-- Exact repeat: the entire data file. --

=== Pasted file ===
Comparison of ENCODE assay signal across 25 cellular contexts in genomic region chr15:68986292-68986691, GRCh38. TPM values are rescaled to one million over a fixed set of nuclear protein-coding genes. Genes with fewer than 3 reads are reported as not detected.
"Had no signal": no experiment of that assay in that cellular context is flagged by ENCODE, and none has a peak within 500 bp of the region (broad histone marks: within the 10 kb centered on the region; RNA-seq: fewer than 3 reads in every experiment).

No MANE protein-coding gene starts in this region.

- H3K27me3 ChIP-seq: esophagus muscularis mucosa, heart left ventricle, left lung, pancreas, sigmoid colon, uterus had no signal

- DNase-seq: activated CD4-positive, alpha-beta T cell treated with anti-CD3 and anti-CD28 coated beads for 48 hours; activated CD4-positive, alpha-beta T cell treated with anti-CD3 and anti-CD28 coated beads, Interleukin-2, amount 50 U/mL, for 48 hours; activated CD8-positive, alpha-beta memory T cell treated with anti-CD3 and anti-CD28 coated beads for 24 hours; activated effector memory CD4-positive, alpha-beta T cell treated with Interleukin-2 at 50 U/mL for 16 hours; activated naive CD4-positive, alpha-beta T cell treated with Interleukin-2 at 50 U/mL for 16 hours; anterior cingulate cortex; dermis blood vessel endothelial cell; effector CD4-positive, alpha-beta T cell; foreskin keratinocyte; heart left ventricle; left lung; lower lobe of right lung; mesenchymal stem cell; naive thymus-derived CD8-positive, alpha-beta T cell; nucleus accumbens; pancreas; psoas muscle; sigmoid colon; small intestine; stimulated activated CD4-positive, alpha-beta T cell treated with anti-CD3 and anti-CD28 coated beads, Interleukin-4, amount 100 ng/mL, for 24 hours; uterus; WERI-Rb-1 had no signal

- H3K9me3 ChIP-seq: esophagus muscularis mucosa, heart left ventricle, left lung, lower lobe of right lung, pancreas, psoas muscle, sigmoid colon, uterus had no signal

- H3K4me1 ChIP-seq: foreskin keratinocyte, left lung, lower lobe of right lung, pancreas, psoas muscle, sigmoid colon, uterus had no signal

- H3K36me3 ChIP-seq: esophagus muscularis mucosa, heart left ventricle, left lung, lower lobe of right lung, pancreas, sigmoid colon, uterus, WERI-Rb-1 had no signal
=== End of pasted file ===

Comparison of ENCODE assay signal across 25 cellular contexts in genomic region chr15:68986292-68986691, GRCh38. TPM values are rescaled to one million over a fixed set of nuclear protein-coding genes. Genes with fewer than 3 reads are reported as not detected.
"Had no signal": no experiment of that assay in that cellular context is flagged by ENCODE, and none has a peak within 500 bp of the region (broad histone marks: within the 10 kb centered on the region; RNA-seq: fewer than 3 reads in every experiment).

No MANE protein-coding gene starts in this region.

- H3K27me3 ChIP-seq: esophagus muscularis mucosa, heart left ventricle, left lung, pancreas, sigmoid colon, uterus had no signal

- DNase-seq: activated CD4-positive, alpha-beta T cell treated with anti-CD3 and anti-CD28 coated beads for 48 hours; activated CD4-positive, alpha-beta T cell treated with anti-CD3 and anti-CD28 coated beads, Interleukin-2, amount 50 U/mL, for 48 hours; activated CD8-positive, alpha-beta memory T cell treated with anti-CD3 and anti-CD28 coated beads for 24 hours; activated effector memory CD4-positive, alpha-beta T cell treated with Interleukin-2 at 50 U/mL for 16 hours; activated naive CD4-positive, alpha-beta T cell treated with Interleukin-2 at 50 U/mL for 16 hours; anterior cingulate cortex; dermis blood vessel endothelial cell; effector CD4-positive, alpha-beta T cell; foreskin keratinocyte; heart left ventricle; left lung; lower lobe of right lung; mesenchymal stem cell; naive thymus-derived CD8-positive, alpha-beta T cell; nucleus accumbens; pancreas; psoas muscle; sigmoid colon; small intestine; stimulated activated CD4-positive, alpha-beta T cell treated with anti-CD3 and anti-CD28 coated beads, Interleukin-4, amount 100 ng/mL, for 24 hours; uterus; WERI-Rb-1 had no signal

- H3K9me3 ChIP-seq: esophagus muscularis mucosa, heart left ventricle, left lung, lower lobe of right lung, pancreas, psoas muscle, sigmoid colon, uterus had no signal

- H3K4me1 ChIP-seq: foreskin keratinocyte, left lung, lower lobe of right lung, pancreas, psoas muscle, sigmoid colon, uterus had no signal

- H3K36me3 ChIP-seq: esophagus muscularis mucosa, heart left ventricle, left lung, lower lobe of right lung, pancreas, sigmoid colon, uterus, WERI-Rb-1 had no signal